“You’re not going to stop losing fast twitch muscle fibers,” says Karl Eichenfeldt, another physical therapist at Integrated Health Sciences. “I’d never say you can never do weightlifting, but you might not be able to do it right away.”

He recommends starting out by building your mobility and strength for the big three powerlifting movements: the squat, bench press, and deadlift. Strength in these exercises is often considered a foundation on which to build more directed weightlifting expertise.

“Those can be the wedge you use to drive into a small crack and pry open into these bigger movements,” he notes. “But there will be a subset of people who will need to significantly modify the exercises they’re doing in order to be safe. There are some people whose spine will be grossly out of alignment and they’ll need to be honest with themselves, but that doesn’t always mean they can’t train fast-twitch muscle fibers. If they can’t do a barbell clean, they can do kettlebell cleans or swings, for example.”

Each person’s path will be determined by what they’ve gone through before.

“You can develop fast-twitch fibers at an older age, but you’ll want to start light and probably start training with partial movements,” agrees Mike Gattone, the Assistant Technical Director at USA Weightlifting. “For an older person, we might put the bar at the top of the thighs in the power position and maybe first start with some clean pulls from there as we progress toward the floor. And if they can’t catch a weight, there are options like a nice, explosive pull onto the balls of the feet with a good strong shrug. I think there’s a ton of efficacy for that in an older person.”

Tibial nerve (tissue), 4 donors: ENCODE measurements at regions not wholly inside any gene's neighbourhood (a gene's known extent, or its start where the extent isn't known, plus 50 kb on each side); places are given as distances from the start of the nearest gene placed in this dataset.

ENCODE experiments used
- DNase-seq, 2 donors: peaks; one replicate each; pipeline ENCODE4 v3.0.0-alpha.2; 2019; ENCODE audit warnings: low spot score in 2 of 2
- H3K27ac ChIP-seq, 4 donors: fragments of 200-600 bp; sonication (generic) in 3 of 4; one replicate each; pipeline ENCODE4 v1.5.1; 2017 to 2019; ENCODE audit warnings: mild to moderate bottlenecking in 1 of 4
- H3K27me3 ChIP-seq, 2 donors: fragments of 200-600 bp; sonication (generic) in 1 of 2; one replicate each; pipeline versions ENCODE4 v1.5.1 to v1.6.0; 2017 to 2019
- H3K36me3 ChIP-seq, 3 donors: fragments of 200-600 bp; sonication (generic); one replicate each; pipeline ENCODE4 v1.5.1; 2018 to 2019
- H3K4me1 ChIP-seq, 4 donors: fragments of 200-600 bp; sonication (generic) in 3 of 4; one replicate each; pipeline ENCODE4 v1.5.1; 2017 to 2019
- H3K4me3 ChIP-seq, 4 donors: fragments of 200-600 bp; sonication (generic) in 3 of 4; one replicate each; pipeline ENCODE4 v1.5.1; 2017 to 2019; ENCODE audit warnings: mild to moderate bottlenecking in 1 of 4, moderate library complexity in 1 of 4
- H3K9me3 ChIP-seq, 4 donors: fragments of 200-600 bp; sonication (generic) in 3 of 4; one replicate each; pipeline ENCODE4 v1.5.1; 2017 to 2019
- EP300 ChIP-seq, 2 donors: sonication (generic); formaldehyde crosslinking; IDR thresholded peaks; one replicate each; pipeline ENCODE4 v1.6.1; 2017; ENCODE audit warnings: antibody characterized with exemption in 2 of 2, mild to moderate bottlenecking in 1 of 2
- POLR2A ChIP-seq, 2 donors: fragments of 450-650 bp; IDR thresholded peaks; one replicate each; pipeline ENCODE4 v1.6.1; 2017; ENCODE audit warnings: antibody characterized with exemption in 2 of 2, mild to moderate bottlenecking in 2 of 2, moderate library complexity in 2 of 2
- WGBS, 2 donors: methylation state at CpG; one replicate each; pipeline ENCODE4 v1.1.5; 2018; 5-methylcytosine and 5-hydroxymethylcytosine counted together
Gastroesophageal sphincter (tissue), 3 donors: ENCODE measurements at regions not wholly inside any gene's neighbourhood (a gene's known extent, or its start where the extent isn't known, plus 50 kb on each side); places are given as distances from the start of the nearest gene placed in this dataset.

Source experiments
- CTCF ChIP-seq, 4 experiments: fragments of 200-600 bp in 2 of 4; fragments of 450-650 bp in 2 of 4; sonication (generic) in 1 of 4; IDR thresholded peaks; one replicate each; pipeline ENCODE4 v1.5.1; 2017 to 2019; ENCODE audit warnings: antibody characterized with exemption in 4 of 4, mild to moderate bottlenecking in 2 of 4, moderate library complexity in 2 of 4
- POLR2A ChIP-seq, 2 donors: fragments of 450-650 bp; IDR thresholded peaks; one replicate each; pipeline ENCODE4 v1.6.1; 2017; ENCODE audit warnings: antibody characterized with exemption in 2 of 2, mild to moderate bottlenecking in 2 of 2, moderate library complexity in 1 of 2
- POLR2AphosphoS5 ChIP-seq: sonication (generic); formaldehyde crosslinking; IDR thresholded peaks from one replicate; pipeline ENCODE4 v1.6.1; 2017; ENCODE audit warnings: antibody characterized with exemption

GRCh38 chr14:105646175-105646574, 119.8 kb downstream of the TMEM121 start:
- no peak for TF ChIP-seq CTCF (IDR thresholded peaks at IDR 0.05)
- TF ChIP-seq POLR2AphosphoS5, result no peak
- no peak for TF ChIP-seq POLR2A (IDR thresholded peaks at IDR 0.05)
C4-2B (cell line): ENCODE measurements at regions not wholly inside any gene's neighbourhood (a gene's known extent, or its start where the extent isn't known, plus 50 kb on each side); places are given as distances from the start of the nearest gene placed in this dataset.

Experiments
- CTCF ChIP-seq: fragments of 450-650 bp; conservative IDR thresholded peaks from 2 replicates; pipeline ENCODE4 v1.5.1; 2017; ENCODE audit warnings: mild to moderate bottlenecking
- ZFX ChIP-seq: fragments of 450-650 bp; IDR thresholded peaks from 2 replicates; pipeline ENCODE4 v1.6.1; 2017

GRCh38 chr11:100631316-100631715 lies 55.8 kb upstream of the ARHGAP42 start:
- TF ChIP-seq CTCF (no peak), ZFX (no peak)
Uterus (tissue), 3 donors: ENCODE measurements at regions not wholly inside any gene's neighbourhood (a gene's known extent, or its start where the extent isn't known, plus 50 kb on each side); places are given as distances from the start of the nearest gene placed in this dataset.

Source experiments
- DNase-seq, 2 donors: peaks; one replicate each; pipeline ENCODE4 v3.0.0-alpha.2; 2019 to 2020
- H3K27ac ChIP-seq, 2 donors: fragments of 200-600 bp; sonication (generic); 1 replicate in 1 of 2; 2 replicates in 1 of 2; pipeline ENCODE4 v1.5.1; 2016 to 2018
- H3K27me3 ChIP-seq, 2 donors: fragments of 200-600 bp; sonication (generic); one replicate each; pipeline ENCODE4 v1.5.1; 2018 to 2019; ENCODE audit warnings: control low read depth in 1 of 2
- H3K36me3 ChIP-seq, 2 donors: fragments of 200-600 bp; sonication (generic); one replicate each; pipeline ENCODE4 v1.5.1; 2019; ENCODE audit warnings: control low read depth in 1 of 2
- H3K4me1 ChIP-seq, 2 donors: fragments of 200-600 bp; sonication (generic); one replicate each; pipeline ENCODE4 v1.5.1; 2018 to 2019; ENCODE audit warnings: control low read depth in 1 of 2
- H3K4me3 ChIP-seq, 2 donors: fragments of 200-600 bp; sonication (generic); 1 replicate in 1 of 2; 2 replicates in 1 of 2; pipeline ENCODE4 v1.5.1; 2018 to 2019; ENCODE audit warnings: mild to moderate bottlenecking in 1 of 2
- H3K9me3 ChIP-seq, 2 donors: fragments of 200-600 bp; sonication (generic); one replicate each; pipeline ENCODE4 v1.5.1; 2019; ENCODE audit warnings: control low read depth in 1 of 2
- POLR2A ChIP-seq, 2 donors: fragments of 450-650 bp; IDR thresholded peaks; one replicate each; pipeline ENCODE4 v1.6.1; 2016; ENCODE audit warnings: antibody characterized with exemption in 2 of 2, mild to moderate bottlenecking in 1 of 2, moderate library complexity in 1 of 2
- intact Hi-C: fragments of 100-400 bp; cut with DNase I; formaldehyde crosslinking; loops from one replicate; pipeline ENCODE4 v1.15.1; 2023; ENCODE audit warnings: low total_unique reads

At any age, it’s challenging to get the proper mobility for Olympic weightlifting. But that doesn’t mean there’s no sense in working with accessory movements or finding other ways to train the fast-twitch fibers that remain.

[Fitness always starts somewhere, even if it’s just walking more. Check out the best treadmills for walking.]

Are You Ready?

As is the case before undertaking any new fitness regimen, it’s important to be screened first. Untrained individuals of any age should see a qualified physical therapist or orthopedic doctor before finding an USA Weightlifting-certified coach who has experience working with Master’s athletes. If someone can’t stand with a PVC pipe locked out over their head, they can’t be asked to do jerk progressions.

“The chances of those movement pattern dysfunctions at an older age are probably a little higher than they are at a younger age,” says Gattone. “People have injuries, people become dysfunctional by sitting at their office chair for 30 years, so a functional movement screening is definitely becomes a prerequisite.”

That said, if you go to the National Masters Weightlifting Championships, you’ll see people doing snatches and clean and jerks in their 70s and 80s. Once you’re cleared for barbell training by a physical therapist, visit the Master’s Weightlifting website and get in contact with them to find out if there’s a coach in their area.